This post is also available in Dutch.
Have you ever felt lost in your own house? Chances are that you haven’t… unless you have a rare condition now known as Developmental Topographical Disorientation (DTD).
Every day you take pretty much the same route to work or university. And no matter how you choose to travel (by foot, bike, car), you are able to get from one familiar place to another with little effort or thinking involved. It is more likely that you are thinking about something else (an upcoming meeting or a friend’s birthday party) than a particular turn you have to make at each moment.
This is because your brain has formed a cognitive map, an internal representation of the places you navigate in. This cognitive map makes it possible for you to visualize where specific objects are in relation to one another and to yourself. If I asked you to close your eyes and picture a route from your home to the nearest supermarket, I am sure you could do this in a split second.
Navigation, among other skills such as recognizing faces, is essential for daily activities. Most of the time you are unware of and take for granted your automatic ability to orient yourself in familiar places. Imagine now that you completely lacked navigational skills. You would find it very difficult, if not impossible, to get anywhere. Getting from the living room to the kitchen to make a cup of tea would be quite a challenge for you.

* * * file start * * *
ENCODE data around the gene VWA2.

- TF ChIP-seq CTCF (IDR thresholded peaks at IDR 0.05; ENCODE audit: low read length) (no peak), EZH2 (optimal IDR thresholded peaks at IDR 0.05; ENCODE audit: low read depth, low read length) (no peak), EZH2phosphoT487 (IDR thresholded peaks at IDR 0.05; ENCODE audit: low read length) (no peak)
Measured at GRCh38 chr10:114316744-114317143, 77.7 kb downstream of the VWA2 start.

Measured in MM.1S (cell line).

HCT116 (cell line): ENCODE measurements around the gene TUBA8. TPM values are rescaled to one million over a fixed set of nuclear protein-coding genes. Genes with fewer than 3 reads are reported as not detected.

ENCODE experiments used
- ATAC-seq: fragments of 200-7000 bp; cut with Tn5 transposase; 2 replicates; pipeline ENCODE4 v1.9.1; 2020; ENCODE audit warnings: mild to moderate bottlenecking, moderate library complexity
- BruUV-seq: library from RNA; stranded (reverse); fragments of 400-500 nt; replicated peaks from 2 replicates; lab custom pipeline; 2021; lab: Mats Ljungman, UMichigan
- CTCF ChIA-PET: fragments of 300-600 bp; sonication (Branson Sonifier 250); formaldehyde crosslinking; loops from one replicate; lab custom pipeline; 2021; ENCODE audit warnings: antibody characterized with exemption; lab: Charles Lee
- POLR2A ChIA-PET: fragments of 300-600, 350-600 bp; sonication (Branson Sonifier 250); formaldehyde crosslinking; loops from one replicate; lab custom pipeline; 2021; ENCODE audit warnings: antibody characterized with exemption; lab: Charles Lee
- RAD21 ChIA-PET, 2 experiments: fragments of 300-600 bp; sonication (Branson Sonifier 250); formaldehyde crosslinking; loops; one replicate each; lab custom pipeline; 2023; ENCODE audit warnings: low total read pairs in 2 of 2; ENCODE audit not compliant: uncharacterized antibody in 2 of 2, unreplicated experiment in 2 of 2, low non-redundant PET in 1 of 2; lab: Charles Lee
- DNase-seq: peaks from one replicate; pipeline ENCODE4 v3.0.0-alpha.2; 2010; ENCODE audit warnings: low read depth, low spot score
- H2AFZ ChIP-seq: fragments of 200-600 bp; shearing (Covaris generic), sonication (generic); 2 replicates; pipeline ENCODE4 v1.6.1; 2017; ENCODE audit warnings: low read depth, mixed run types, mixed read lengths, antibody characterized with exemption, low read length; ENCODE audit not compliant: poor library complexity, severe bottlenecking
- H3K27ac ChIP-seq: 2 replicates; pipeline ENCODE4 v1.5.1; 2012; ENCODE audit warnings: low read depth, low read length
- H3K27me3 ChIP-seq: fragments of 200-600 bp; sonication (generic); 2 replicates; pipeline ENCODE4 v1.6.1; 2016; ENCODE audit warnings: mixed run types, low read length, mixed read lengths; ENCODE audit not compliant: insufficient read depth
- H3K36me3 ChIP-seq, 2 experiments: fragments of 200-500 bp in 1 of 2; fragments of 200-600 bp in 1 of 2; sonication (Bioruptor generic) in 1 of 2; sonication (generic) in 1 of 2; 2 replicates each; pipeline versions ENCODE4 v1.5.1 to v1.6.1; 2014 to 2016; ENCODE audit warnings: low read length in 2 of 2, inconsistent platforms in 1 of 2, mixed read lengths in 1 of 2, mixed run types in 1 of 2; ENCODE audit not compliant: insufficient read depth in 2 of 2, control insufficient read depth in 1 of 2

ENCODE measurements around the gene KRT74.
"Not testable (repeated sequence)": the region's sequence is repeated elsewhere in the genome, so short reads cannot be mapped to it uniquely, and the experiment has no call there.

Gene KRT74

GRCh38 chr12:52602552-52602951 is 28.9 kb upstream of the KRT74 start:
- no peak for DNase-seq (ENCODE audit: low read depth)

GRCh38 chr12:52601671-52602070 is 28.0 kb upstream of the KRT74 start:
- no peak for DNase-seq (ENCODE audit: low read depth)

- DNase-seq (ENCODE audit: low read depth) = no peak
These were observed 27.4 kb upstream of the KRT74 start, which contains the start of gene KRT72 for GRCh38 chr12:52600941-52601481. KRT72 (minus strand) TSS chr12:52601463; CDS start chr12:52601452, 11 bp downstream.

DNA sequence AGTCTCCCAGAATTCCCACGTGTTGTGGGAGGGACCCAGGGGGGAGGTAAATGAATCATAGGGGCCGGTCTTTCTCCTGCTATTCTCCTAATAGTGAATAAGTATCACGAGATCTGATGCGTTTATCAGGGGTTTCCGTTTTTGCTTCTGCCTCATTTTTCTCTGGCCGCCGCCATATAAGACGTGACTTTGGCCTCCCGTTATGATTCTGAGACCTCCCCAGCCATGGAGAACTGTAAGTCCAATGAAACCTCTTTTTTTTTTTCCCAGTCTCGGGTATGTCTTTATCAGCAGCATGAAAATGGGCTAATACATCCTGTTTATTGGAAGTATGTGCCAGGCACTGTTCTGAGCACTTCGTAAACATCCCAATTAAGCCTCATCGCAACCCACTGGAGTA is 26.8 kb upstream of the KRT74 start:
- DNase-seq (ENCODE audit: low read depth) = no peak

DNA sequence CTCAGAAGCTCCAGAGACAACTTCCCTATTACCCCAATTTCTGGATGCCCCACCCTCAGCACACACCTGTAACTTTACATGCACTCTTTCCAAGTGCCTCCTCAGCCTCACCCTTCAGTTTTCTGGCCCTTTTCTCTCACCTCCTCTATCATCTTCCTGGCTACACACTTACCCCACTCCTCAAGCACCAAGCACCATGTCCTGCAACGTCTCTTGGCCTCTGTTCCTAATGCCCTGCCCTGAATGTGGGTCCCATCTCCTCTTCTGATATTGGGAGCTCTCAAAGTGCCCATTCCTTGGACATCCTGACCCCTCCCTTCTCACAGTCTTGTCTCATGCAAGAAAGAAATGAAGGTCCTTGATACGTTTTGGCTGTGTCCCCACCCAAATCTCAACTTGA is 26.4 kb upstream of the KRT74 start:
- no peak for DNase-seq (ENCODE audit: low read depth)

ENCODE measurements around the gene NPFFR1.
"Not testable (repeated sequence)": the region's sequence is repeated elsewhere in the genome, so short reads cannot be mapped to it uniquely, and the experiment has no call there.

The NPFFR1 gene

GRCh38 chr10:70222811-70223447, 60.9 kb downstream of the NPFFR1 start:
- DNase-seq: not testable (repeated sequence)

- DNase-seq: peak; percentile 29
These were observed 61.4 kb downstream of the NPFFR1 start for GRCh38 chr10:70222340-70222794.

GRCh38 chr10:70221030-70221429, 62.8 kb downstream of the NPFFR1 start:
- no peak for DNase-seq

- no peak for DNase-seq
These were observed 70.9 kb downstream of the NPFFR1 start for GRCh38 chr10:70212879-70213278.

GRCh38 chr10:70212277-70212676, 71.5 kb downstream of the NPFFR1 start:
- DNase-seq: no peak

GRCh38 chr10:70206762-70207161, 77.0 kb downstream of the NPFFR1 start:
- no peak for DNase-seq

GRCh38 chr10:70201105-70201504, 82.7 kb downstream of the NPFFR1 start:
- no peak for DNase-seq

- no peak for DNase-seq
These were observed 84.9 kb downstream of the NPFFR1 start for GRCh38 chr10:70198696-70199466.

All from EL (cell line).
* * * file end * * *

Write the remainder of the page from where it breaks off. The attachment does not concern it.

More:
Some people indeed can get lost in their own kitchens. These people are never able to form cognitive maps – they have a condition called Developmental Topographical Disorientation. DTD (in short) was first described only about 10 years ago. Developmental means that it is a life-long condition that starts in childhood. In spite of being mentally and physically healthy, those with DTD suffer from constant disorientation in both familiar and novel environments. But how is the daily routine of people who are perpetual tourists, even in their own homes?
People with DTD live in constant disorientation. Every time a person with DTD wants to get somewhere, they either need to memorize a sequence of turns or rely on GPS. This is quite time-consuming and very inconvenient, to say the least. For a person with DTD even a previously taken route is a “new route”. One might have spent years living in the same neighborhood and still be unable to orient oneself in it.
What’s different about the brains of people with DTD?
What is remarkable though is that the brains of people with DTD and those who have normal navigation skills do not differ structurally. The problem of poor navigation lies in how different brain areas like the hippocampus and prefrontal cortex, both of which are involved in helping to find one’s way around, “chat” with each other.
While there is still a lot to be discovered about DTD, one thing is clear – the way different brain areas communicate is as important as the individual regions themselves. But perhaps one of the most important lessons that conditions such as DTD can teach us is that something so central to our daily functioning as getting around, which may seem very simple (at first glance), is not so simple after all.